© 2024 Ideastream Public Media
Play Live Radio
Next Up:
0:00 0:00
Available On Air Stations

Why one Ohio town has a festival for “the vacuum cleaners of the woods”

A turkey vulture perches on the branch of a tree on a sunny day in Hinckley.
Cleveland Metroparks
A buzzard perches in Hinckley.

The start of spring is signaled in many ways: snow thawing, flowers blooming, a bit of sunshine. But in the small town of Hinckley, in northeast Ohio, there is another tell-tale sign of the season’s start: buzzards.

According to legend, turkey vultures return to Hinckley Reservation every year on the ides of March. People flock from all over to witness their roost and stay to celebrate nature’s scavengers with a large festival, which will host thousands next Sunday.

Foster Brown, a naturalist at Cleveland Metroparks, is this year’s official buzzard spotter, which means he’ll get up at dawn to ensure he’s able to welcome in the first turkey vultures of the season into the park on Friday.

“People just think of them as a weird-looking bird, but they really are essential to the environment,” he said.

Local lore

Buzzard Day began in 1958, but Brown said the legend behind it starts in the 1800s. The town was just getting started, but its settlers had a problem: bears and wolves were killing their livestock.

So, the town’s founder Judge Samuel Hinckley organized a hunt of the local predators on Christmas Eve. They piled up the carcasses of the wild animals in the center of town. When the winter began to thaw, turkey vultures came to scavenge from the remains of “The Great Hinckley Hunt of 1818."

Still, Brown said the myth was largely forgotten, until park rangers began to notice turkey vultures coming to Hinckley around the same day each year. They told a local newspaper, the Cleveland Press, about their observations and it gained national attention.

A man in a jean jacket, dotted with buzzard pins and stuffed animal vultures, peers into binoculars looking up at the sky.
Cleveland Metroparks
Onlookers come each year to Cleveland Metroparks' Buzzard Roost to spot the return of the turkey vultures.

More than 9,000 people came to watch the turkey vultures at Hinckley Reservation in 1957. The town of Hinckley decided to make a celebration out of it: they started throwing a mid-March festival to commemorate the birds’ return.

The perfect environment

Turkey vultures are a common species in Ohio. During the winter, they leave the state for warmer climates. But, once the temperature begins to climb again in the spring, many communities across the state might be able to observe their population increasing.

“We know from a scientific standpoint, they don’t come just on March 15th,” he said. “Vultures are very opportunistic. So if it’s warmer, they are going to come back a little early. If it’s a really cold winter, they’re going to maybe stay away a little longer.”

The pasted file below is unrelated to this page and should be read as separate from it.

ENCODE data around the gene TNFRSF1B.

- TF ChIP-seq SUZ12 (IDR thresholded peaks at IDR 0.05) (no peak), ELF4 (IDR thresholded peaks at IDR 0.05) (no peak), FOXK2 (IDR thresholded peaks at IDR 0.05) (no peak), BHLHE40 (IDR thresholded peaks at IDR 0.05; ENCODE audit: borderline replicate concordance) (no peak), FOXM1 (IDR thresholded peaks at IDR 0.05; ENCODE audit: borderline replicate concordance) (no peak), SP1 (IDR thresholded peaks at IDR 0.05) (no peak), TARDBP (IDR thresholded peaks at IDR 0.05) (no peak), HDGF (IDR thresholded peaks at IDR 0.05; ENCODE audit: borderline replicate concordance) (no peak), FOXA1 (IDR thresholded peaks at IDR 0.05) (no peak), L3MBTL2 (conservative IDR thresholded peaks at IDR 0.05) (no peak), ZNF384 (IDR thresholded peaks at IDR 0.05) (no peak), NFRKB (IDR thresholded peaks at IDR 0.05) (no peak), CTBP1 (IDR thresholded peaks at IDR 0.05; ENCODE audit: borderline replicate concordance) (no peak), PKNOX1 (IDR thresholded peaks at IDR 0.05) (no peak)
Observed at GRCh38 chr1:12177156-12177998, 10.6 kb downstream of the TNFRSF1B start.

Regardless of when they arrive, Hinckley has just the right landscape to make the buzzards feel welcome, according to Brown. Hinckley Reservation has rocky outcroppings and deep woods that the typically “secretive” creatures can use to hide and lay their eggs.

“It’s the perfect place for these vultures because vultures are very shy,” Brown said. “They don’t like to be around people as maybe some of the other birds do.”

The farming communities around the township of Hinckley also provide a steady source of food: road kill. Brown said it’s the perfect combination of habitat and carrion for the vultures.

Scavengers worth celebrating

Most people only know these birds for their role in ‘cleaning up’ roadkill on the side of the highway. But, Brown said there’s a whole host of reasons for celebrating the scavengers.

“I guess you could call them the vacuum cleaners of the woods,” he said. “They’re the size of bald eagles. They have a six-foot span. They’re excellent fliers.”

While many people might think of their bright bald red heads as unappealing, Brown said people should find beauty in their essential environmental role. Their acidic stomachs help them survive eating carrion without getting sick from bacteria – that means, by ‘cleaning up’ carcasses, they help prevent the spread of disease and generally improve the smell of the air.

Two women pose for a photo in hats that resemble cartoonish turkey vultures.
Buzzard Day Hinckley Facebook
People flock from all over to celebrate vultures at Hinckley's mid-march Buzzard Day Festival.

One of vultures’ strongest self defense tools is their vomit. They’re able to deter most predators by coating them in acidic throw-up and partially digested meat. Brown admits that sounds gross, but, in a way, that’s part of the point.

“That’s what makes them special, too. They take what we would think of as nasty, but they take it and use it for good.”

And that, Brown said, is worth celebrating.

Kendall Crawford is a reporter for The Ohio Newsroom. She most recently worked as a reporter at Iowa Public Radio.